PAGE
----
********I found the article to be clear and interesting, marred only by describing glyphosate as a pesticide! In fact, glyphosate, made familiar because of the product Roundup, is an herbicide.
May you have a good week!
Welcome to week 368! The articles below caught my attention this week. What are intended to be relatively objective “briefs” are preceded by dashes (——–), whereas additional material or relatively subjective comments are preceded by asterisks (********). Article titles preceded by [SR] require a subscription.
(30 April 2019): “They Want It to Be Secret: How a Common Blood Test Can Cost $11 or Almost $1,000” The New York Times
——– It’s one of the most common tests in medicine, and it is performed millions of times a year around the country. Should a metabolic blood panel test cost $11 or $952? Both of these are real, negotiated prices, paid by health insurance companies to laboratories in Jackson, Miss., and El Paso in 2016.” But, if “you’re a patient seeking a metabolic blood panel, good luck finding out what it will cost.” In Tampa, Florida, alone, “the most expensive blood test costs 40 times as much as the least expensive one. . . . Outside of health care, a swing of prices as huge as the one for blood tests in Tampa is unheard of.” Jeanne Pinder, who runs “the consumer-oriented website Clear Health Costs, notes: “When you get into M.R.I.s, ultrasounds an blood tests, they [the prices differences] are crazy . . . The secrecy in pricing all over this marketplace encourages this behavior”
********The article makes abundantly clear the importance of knowledge (and ignorance) in the health-care pricing. A big part of this is that involves the negotiations that take place between health insurance companies and hospitals. For example, “In markets where there is a dominant hospital chain, or a powerful hospital that many patients insist on using, insurers tend to face high prices, with less leverage to bargain the hospitals down.”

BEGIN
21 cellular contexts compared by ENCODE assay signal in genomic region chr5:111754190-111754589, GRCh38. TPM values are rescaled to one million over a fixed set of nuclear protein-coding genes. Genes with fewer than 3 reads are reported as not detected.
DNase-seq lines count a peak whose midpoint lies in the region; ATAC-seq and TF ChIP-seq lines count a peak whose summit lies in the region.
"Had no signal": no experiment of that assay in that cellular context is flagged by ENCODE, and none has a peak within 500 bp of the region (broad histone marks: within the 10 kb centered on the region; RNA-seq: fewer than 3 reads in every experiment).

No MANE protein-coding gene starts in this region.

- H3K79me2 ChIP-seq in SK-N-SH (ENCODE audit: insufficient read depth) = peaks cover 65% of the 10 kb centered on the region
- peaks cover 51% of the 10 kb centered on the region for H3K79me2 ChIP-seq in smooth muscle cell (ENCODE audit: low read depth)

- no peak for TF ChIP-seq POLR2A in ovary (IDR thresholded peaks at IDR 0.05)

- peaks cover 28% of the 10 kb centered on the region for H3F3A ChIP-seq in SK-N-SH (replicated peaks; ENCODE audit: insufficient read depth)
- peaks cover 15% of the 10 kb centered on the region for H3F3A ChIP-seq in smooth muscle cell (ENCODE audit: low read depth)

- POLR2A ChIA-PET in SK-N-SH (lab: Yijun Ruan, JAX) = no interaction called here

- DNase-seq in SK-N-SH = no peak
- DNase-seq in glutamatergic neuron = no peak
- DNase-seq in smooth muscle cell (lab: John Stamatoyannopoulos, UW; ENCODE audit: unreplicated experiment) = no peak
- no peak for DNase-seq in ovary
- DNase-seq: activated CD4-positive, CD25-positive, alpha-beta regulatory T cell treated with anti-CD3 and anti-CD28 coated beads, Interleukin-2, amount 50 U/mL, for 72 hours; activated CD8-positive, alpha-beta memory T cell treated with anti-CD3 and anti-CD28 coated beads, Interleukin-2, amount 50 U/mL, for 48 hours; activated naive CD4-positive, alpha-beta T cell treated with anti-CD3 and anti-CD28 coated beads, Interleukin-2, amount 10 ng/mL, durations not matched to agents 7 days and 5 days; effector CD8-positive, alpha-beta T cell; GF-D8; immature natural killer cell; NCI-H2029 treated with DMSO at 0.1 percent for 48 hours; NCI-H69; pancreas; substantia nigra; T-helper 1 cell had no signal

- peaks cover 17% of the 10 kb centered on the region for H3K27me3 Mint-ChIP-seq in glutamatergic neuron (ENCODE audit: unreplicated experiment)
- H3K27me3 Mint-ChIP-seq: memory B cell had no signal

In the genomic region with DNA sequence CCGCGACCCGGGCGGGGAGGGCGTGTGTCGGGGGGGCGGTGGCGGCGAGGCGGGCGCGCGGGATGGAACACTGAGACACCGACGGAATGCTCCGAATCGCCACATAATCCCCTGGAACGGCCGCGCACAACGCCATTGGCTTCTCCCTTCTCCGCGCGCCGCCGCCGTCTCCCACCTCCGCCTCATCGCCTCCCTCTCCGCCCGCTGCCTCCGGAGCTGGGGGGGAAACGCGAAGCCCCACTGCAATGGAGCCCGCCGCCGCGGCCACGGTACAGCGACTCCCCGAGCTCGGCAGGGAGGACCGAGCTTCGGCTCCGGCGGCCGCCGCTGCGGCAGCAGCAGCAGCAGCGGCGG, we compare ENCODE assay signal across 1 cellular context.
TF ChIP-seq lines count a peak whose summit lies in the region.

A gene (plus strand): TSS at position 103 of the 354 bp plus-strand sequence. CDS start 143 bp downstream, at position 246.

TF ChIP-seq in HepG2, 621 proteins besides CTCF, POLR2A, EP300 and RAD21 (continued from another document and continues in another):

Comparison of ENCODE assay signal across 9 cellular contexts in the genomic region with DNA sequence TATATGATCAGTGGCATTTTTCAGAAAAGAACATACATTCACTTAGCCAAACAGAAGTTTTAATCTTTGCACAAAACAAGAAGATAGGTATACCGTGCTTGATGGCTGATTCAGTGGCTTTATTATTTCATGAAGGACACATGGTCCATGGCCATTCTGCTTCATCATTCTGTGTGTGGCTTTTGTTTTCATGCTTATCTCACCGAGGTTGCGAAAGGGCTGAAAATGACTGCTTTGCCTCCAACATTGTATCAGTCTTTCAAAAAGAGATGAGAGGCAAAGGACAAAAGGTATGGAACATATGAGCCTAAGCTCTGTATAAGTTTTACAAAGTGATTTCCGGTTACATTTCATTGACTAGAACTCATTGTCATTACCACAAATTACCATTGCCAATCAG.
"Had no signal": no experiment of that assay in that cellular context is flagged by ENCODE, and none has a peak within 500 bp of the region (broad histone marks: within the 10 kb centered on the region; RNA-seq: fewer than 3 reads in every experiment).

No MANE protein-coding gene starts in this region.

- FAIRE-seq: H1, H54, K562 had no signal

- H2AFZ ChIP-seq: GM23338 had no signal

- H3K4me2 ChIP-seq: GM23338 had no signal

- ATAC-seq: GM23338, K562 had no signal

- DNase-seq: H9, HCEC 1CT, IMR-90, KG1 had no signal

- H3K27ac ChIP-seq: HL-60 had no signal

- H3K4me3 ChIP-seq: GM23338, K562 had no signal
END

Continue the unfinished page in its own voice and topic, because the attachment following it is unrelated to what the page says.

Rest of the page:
********Secrecy and intellectual property are also important in professional sports, for example, Major League Baseball. The article [SR] “A Brain Drain for the Astros” The Wall Street Journal draws attention to the increasingly data-oriented nature of baseball. Contributing to the success of the Houston Astros were “some radical hires . . . people like Sig Mejdal, who worked previously at Lockheed Martin and NASA, and Mike Fast, a longtime semiconductor engineer. They helped transform the Astros into a powerhouse, with three playoff appearances in the last four years and a World Series championship in 2017.” But the success of the Astros has led to hires of crucial personal by other teams: “The rest of the league this winter treated the Astros like their own personal Walmart on Black Friday, storming the aisles in search of anything they could pull off the shelves.” To help protect the intellectual property that the Astros have built up, the team now “tries to limit how many people in the organization know the full scope of the club’s inner workings. The Astros put less in writing than they once did and will, when appropriate, divide information among different people.” A very interesting strategy. In 1945 Fredrich Hayek wrote in “The Use of Knowledge in Society” about the importance of markets for unifying dispersed information. Now an organization is taking steps to distribute unified information. No doubt this is a common practice among organizations that have substantial intellectual property.
(1 May 2019): “A Rare Prize for an Economist Looking at the Big Picture” Bloomberg.com